A new study, led by Professor Heinrich Jasper from the Buck Institute for Research on Aging in Novato (USA), has found that inhibiting age-related inflammation maintains a healthy gut microbiota and extends lifespan in flies.
Aging in flies and humans is associated with chronic inflammation, several tissue dysfunctions such as metaplasias, and ‘dysbiosis’ of the commensal microbiota. Research at the Buck Institute has been focused on using the fruit fly Drosophila to reverse or delay metaplasias in order to extend lifespan.
The gastrointestinal (GI) tract of metazoans, such as Drosophila, is delimited by a series of highly specialized epithelia that include anterior midgut, middle midgut, and posterior midgut. The Jasper lab team showed that this compartmentalization affected the maintenance and composition of the gut microbiota. According to the researchers, this fact can be explained by the critical role of the copper cell region (CCR), which is found in the middle gut (the fly equivalent of the stomach), in influencing distribution and composition of the microbiota. Age-related metaplasia drove CCR decline in the Drosophila’s middle midgut, and changes in the distribution and composition of the commensal microbiota finally triggered an age-related intestinal dysfunction.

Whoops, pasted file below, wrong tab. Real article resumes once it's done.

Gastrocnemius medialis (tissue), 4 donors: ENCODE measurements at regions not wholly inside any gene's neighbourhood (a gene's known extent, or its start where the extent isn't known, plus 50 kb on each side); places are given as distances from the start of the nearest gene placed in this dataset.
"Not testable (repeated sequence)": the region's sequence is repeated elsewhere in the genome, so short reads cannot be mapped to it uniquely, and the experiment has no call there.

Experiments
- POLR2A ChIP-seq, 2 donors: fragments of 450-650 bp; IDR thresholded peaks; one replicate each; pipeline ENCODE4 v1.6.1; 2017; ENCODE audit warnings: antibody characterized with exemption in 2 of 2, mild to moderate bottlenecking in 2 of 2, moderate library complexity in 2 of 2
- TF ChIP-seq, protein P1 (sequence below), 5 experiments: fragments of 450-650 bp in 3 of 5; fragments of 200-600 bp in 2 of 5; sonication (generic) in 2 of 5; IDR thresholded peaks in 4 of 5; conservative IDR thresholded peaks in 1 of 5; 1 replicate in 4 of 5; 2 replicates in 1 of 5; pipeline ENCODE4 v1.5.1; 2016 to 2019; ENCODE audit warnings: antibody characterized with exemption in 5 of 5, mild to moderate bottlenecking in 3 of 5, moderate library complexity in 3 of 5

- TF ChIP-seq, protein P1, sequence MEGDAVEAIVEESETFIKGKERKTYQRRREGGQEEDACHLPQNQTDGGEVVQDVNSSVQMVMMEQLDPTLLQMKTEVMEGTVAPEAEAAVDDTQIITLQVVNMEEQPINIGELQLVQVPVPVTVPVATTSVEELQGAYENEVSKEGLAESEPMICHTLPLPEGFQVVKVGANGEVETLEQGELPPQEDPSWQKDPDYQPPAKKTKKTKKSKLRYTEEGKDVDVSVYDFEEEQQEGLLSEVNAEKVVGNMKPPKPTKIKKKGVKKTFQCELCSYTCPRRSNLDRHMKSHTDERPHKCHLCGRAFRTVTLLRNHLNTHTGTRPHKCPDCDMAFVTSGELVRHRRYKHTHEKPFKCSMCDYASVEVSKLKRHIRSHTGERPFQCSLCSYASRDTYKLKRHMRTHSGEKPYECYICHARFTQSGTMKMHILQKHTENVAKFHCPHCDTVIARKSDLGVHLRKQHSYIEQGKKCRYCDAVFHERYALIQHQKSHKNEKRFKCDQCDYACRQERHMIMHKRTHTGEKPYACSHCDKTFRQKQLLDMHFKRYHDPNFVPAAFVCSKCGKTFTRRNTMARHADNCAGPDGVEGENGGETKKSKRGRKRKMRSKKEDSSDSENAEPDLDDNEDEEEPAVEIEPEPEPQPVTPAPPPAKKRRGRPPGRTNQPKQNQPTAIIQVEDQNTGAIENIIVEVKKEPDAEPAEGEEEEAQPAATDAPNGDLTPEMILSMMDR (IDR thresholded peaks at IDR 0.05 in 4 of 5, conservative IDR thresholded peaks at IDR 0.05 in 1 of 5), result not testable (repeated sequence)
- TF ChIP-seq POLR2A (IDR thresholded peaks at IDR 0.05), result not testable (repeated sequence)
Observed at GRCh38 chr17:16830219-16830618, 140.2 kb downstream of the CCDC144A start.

The research showed that in older flies, an age-related increase of the Janus kinase/signal transducers and activators of transcription (JAK/Stat) activity, induced by increased cytokines from the gut and/or fat body (termed unpaired ligands), caused CCR loss and metaplasia. This resulted in GI tract pH imbalance, microbiota dysbiosis, inflammation, and intestinal dysplasia. Interestingly, these effects were reversible. By inhibiting JAK/Stat signalling, researchers prevented metaplasia, maintained healthy bacteria phenotypes in the gut, and extended lifespan in the flies by up to 18%.
Taken together, these results show that chronic age-related inflammation may predispose a host to JAK/Stat-induced metaplasia. In Drosophila, this metaplasia leads to an imbalance of the microbiota, resulting in pathologies that include stem cell deregulation along the GI tract.
“These findings have implications for human disease, as metaplasia is the first step in the development of Barrett’s esophagus and some forms of colon cancer, whereas the underlying mechanisms remain unclear”, said Professor Jasper.
Although these are promising results, researchers advised caution in recommending the use of probiotics for mitigating age-related impacts on the human intestinal microbiota.
Li H, Qi J, Jasper H. Preventing age-related decline of gut compartmentalization limits microbiota dysbiosis and extends lifespan. Cell Host & Microbe. 2016; 19(2):240. doi:10.1016/j.-chom.2016.01.008.